The fight against homophobia is a core part of the broader battle for the rights of all. It sits alongside the fight against racism, sexism, xenophobia and ageism, all of which are fundamental to vanquish in order to achieve an equal and just world for everyone.

For generations, lesbian, gay, bisexual and transgender people in all regions have been subjected to terrible violence, exclusion, poor health, on account of their sexual orientation and gender identity. We have been treated with contempt, disdain and discrimination. We have been made to feel anything but equal.

Barry Chung from Indiana University has said that LGBT workers often do not expose their sexuality and often resort to self-employment to avoid workplace homophobia. Professor Chung has said that informal homophobia such as jokes, or offensive language is the prevailing problem despite shifting attitudes in both societal and government areas.

Ending homophobia, like racism and sexism, starts with every one of us. It starts with saying ‘no’ to language and attitudes that are exclusionary and hateful. Homophobic attitudes aren’t a part of someone’s character, and can’t be dismissed due to someone’s age, religion or culture. Being queer comes with as much choice as we have when we are handed our gender and race. And as such, homophobic slurs should be met with the same societal criticism as racism and sexism.

For workplaces to thrive there needs to be respect for all cogs in the machine, an appreciation for the talents and ideas that each worker brings to an organisation.

IDAHOT is a marker for change, but also a time to look past the negativity and appreciate the positivity. So today, I want to say thank you to Kmart for not only acknowledging my community as worthy, but also celebrating the contributions we have made to workplace relations and cohesion within your industry. I appreciate all those who support this effort, and call on others to engage where you can.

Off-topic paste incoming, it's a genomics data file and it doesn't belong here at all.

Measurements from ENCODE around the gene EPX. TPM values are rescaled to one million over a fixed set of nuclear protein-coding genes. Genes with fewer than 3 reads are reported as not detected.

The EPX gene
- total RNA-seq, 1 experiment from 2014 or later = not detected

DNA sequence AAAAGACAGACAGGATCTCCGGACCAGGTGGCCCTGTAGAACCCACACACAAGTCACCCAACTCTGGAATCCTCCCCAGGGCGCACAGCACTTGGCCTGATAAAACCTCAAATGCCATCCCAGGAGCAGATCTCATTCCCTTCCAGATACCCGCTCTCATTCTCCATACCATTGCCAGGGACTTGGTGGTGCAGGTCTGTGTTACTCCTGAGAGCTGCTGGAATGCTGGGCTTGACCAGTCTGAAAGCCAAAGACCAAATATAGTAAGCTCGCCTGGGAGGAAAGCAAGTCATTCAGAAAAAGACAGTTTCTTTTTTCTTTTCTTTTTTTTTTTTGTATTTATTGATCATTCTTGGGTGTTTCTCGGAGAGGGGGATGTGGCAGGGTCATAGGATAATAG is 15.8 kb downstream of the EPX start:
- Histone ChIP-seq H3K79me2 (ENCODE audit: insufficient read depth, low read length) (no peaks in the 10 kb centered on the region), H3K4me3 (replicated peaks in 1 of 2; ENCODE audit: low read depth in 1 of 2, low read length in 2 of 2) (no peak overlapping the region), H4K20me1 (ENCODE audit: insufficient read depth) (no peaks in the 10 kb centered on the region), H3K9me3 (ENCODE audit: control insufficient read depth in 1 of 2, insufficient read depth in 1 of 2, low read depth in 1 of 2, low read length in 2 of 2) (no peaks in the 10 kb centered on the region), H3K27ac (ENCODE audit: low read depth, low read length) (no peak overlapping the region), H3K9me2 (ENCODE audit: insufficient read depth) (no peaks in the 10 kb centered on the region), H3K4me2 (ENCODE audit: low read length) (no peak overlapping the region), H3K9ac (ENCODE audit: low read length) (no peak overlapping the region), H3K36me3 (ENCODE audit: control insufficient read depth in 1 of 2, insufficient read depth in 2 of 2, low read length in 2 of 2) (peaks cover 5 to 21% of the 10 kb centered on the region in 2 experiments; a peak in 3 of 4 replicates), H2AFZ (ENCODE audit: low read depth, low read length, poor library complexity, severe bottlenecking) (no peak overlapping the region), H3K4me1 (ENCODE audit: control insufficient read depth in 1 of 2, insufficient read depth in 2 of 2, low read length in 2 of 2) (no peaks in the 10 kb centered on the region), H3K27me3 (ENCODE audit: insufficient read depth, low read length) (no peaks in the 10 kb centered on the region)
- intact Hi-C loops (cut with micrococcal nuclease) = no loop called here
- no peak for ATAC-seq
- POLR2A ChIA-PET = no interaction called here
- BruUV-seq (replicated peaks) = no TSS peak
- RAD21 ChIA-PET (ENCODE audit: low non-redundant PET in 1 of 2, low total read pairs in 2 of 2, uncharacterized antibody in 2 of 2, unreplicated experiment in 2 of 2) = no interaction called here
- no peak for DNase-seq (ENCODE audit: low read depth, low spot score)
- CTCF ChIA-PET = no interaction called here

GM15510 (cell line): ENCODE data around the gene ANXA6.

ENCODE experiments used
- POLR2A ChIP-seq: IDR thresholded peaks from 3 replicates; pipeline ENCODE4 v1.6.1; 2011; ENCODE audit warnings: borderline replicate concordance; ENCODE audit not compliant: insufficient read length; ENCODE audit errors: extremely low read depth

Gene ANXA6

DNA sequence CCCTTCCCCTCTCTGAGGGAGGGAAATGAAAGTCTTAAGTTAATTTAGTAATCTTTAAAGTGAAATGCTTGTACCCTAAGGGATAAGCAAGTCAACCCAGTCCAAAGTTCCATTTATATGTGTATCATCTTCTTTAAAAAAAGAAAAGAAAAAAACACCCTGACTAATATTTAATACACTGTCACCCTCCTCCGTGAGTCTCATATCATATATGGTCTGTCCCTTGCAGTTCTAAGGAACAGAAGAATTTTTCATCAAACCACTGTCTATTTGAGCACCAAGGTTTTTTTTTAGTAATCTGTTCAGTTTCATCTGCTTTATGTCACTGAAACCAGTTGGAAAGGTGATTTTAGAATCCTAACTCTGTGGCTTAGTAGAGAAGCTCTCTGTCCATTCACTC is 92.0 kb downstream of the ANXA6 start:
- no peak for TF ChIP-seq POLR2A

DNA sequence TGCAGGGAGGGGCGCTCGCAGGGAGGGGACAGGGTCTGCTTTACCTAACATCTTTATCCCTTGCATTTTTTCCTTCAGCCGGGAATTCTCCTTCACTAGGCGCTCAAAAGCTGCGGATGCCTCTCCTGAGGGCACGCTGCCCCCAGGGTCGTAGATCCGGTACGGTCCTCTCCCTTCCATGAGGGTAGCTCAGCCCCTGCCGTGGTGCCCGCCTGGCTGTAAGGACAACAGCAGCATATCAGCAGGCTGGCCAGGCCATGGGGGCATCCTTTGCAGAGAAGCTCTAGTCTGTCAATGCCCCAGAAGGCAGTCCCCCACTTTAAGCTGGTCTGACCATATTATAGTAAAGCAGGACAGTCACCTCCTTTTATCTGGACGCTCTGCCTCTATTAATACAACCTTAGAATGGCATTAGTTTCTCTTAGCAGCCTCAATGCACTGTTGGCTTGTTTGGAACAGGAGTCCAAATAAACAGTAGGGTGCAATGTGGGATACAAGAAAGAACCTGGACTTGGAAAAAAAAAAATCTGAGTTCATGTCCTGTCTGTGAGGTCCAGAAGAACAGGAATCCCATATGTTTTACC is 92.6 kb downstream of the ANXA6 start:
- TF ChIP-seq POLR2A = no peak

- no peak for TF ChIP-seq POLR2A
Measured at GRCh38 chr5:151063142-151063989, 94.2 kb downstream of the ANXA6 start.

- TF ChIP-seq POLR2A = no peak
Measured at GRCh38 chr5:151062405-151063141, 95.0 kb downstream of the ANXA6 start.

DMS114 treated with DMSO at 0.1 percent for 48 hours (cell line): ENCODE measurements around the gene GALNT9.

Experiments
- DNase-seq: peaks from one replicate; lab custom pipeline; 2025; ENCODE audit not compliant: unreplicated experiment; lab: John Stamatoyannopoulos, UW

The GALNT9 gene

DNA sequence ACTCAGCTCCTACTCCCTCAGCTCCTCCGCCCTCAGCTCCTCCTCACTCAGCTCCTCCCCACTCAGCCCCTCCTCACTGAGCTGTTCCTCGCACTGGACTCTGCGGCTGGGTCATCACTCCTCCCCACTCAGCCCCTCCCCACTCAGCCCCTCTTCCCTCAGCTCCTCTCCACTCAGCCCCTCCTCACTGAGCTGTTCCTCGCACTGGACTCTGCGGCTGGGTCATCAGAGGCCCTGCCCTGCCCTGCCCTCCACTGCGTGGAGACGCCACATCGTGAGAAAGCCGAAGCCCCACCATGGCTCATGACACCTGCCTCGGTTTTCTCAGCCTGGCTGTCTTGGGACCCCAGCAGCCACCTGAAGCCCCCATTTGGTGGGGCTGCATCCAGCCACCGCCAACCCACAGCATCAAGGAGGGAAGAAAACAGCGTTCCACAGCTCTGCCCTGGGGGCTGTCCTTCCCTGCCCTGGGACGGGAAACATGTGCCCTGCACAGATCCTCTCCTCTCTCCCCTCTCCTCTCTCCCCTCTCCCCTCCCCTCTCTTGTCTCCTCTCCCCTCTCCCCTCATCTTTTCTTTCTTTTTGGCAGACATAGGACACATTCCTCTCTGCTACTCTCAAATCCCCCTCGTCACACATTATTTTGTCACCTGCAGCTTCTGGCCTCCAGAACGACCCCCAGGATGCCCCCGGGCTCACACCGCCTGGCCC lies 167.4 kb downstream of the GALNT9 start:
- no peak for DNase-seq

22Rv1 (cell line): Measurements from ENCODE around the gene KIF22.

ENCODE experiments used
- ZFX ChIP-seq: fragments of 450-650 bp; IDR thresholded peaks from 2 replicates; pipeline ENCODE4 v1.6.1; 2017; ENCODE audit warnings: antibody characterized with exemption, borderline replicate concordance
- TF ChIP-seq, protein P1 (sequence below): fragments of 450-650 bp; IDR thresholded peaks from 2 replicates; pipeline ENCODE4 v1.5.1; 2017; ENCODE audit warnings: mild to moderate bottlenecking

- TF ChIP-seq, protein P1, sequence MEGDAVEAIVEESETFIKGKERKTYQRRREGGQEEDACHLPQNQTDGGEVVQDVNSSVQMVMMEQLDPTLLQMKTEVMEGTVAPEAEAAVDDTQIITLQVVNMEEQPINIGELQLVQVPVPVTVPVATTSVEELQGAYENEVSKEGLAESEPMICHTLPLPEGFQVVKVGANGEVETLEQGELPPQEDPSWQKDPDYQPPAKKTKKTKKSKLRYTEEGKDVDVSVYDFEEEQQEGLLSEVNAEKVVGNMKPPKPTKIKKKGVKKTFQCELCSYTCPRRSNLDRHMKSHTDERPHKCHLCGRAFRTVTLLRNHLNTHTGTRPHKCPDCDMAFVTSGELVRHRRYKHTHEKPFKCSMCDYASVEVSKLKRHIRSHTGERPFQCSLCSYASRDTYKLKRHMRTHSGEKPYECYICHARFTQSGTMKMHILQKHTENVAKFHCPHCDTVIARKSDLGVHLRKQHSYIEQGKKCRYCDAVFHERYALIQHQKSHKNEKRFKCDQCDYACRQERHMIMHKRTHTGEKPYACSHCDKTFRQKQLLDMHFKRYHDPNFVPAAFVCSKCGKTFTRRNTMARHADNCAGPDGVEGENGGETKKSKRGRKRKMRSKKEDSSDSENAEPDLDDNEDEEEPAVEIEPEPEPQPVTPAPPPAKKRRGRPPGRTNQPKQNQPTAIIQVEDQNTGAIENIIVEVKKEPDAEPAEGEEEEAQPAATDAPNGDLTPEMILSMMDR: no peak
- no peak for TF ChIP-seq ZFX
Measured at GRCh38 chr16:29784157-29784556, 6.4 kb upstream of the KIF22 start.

Any step to acknowledge and understand the past and present suffrage opens eyes and ears to the reason why we need days like IDAHOT, and the support of the wider community in the fight for equality. We need to acknowledge that we have a long way to go before we can be called true equals. It isn’t just about marriage or adoption. Our fight, our struggle – the one we march forward to together on this day – is about safety, freedom, and love. Public education is also essential to challenge negative stereotypes and promote greater understanding. Teach your families, your friends, and your colleagues of our history. Stand proudly and say that “I am an ally for the LGBTIQ community”.

If you take one thing from this today, I hope it is this. We are all here in this fight together, we are all the same and we all deserve respect and happiness. So when we are dealing with those who are hateful, or are struggling to remember what it takes to be an ally to the community, just remember to do this. Don’t be a dick. Be kind, be loving, and treat everyone as your equal. We in this room do all these things, and now we need to spread that to the outside world.

I thank you for your commitment to the cause and for coming out today to celebrate IDAHOT. With the force of our conviction, and our choice to embrace difference as beauty, let us continue working for a world of true freedom and equality for all.

Thank you.

IDAHO1